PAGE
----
Welcome Back to India

April 6, 2009

Freedom and its levels

Filed under: Uncategorized — saachi2009 @ 6:27 am

What is invaluable?

If you could make a wish and change one thing in your day to day life, what would that be?

What would be of the most value to you without which you would not be able to survive? I am not thinking of water and air but I would definitely not survive without the freedom to be free in my own country.

Free meaning free to walk about in my streets and free to think, write and talk about my opinions.

What if these basic rights are not mine and every Second I have to be watchful about my every move?

Freedom has many levels.

I have seen cars in USA which clearly put up stickers of the leaders they support before election time.

Unfortunately I do not see such a level of freedom in India (whatever the reason…be it a lack of good leaders or mainly because life is dearer).

On the other hand I have seen staffs in American departmental stores become suspicious as soon as anyone from Middle East to Malaysia walk in.

Whereas in India, departmental store employees are suspicious of everyone in general, without any segregation.

What does it feel like to be under suspicion all the time?

There are Nations where men and women live under an overbearing contempt all the time.

Human civilization might have progressed enough for us to talk with someone on the moon but we still remain animals who love to terrorize and subjugate each other.

I am sad to see that segregation in the name of religion has made a part of the Indian population live with guilt and fear.

Politicizing religious separatism has become the norm.

Sadly we have all forgotten that the freedom fighters who laid their lives to give us a free India wanted us to inherit a secular and peaceful nation.

India has progressed so far because of her strong and varied population.

Jamshedji Tata the founder of Tata group was a Parsi, Azim Premji the chairman of Wipro is a Muslim and Dhirubhai Ambani the founder of Reliance group of industries was a Hindu.

But when we speak about them, we do not see their religions, we see them as Indians and that is the essence of being Indian.

If one looks at the neighboring countries of Pakistan and Bangladesh who are mostly unitary, one will understand that India needs her different colors to become the perfect rainbow.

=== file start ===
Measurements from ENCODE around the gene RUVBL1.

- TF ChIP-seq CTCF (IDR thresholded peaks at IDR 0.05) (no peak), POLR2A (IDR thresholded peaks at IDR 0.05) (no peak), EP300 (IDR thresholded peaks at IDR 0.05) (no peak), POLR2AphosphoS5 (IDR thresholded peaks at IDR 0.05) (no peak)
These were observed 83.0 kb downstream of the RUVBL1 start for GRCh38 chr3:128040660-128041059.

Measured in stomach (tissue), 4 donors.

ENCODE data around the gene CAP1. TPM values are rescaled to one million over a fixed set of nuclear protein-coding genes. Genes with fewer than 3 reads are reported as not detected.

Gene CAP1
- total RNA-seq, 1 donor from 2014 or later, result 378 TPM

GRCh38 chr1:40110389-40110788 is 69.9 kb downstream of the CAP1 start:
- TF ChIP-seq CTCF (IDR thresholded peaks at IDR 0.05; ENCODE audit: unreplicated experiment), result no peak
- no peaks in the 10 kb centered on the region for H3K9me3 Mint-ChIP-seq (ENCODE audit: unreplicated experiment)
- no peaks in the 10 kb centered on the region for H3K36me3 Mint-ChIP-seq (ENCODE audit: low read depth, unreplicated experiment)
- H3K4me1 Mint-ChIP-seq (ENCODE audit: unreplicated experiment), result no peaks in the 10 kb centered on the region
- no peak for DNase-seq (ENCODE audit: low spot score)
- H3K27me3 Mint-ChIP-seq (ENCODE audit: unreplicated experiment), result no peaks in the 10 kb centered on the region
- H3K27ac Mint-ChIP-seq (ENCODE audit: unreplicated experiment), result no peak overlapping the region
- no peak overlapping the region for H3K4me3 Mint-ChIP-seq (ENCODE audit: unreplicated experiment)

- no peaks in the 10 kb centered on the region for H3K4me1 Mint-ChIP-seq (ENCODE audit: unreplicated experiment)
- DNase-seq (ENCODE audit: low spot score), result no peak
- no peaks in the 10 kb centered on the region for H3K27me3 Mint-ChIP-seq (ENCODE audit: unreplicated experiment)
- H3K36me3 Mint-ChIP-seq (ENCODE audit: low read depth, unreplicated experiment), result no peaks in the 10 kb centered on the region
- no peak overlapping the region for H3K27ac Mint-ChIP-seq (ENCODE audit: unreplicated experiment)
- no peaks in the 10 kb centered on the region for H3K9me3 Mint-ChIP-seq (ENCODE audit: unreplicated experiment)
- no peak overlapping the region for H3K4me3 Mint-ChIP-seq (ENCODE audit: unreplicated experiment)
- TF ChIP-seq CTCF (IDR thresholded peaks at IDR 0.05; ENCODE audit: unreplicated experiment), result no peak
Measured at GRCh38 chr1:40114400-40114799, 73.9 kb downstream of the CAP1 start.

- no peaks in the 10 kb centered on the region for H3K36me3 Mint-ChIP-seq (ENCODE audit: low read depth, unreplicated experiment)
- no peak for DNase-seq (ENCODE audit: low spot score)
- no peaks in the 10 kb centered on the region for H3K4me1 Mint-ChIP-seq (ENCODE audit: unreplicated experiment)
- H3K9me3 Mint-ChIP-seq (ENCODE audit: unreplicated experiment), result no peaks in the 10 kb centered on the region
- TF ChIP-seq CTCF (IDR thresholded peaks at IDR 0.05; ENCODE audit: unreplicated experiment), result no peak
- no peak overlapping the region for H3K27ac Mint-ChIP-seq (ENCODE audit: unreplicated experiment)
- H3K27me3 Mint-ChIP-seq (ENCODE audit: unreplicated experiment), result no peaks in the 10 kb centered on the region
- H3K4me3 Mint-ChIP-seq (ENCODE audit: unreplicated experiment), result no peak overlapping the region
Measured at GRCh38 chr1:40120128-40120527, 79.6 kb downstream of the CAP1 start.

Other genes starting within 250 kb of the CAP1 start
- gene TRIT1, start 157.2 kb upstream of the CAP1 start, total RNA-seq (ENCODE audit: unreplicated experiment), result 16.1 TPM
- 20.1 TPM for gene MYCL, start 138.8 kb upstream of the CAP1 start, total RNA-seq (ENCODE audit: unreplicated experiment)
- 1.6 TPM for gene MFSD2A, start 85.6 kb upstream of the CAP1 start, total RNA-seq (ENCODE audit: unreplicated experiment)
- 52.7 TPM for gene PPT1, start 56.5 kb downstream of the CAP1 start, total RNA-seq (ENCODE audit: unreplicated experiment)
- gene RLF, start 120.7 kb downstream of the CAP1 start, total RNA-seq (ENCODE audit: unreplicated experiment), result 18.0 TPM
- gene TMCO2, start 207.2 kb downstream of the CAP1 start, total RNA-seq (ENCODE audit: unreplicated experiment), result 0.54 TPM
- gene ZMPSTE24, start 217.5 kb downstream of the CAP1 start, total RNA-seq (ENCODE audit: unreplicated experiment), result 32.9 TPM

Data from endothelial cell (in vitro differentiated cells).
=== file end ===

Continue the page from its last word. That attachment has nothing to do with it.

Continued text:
Segregation in Indian villages may come in the form of village elders who decide the boundaries of a particular person belonging to a certain caste.

Even now in the 21st century there are villages in free India where water bodies like ponds and wells are segregated depending on caste and religion.

In cities caste and creed do not matter as much but there are other forms of subjugation where a controlling superior in work place will make your life difficult.

Subjugation of the poor and unfortunate are how ever common in cities.

In this regard, no country is any different. One has to look into the history of the so called developed nations to learn how exploitation of humans has built their foundation. Even now, one will find areas in big cities in the west where there is a clear demarcation of neighborhoods based on poverty or affluence.

So what is the message that we would like to impart to the next generation?

Become educated in the true sense and not just amassing qualification (education and qualification are two different things), and learn to treat every individula as equal.

At the end, humans are only two kinds, the good and the bad.

Some go out of their way to show their goodness and others do not see anyone past themselves.


March 23, 2009

Not in a Million Years

Filed under: Uncategorized — saachi2009 @ 6:46 am

One summer vacation when I was very young (4th or 5th standard), my parents and I were visiting my grandma’s and that was the first time I came face to face with poverty.

A woman was at our door asking for food. She wore a white sari with red border ( I still remember). She was very thin and tall. My grandma gave her two hot rotis from our breakfast preparations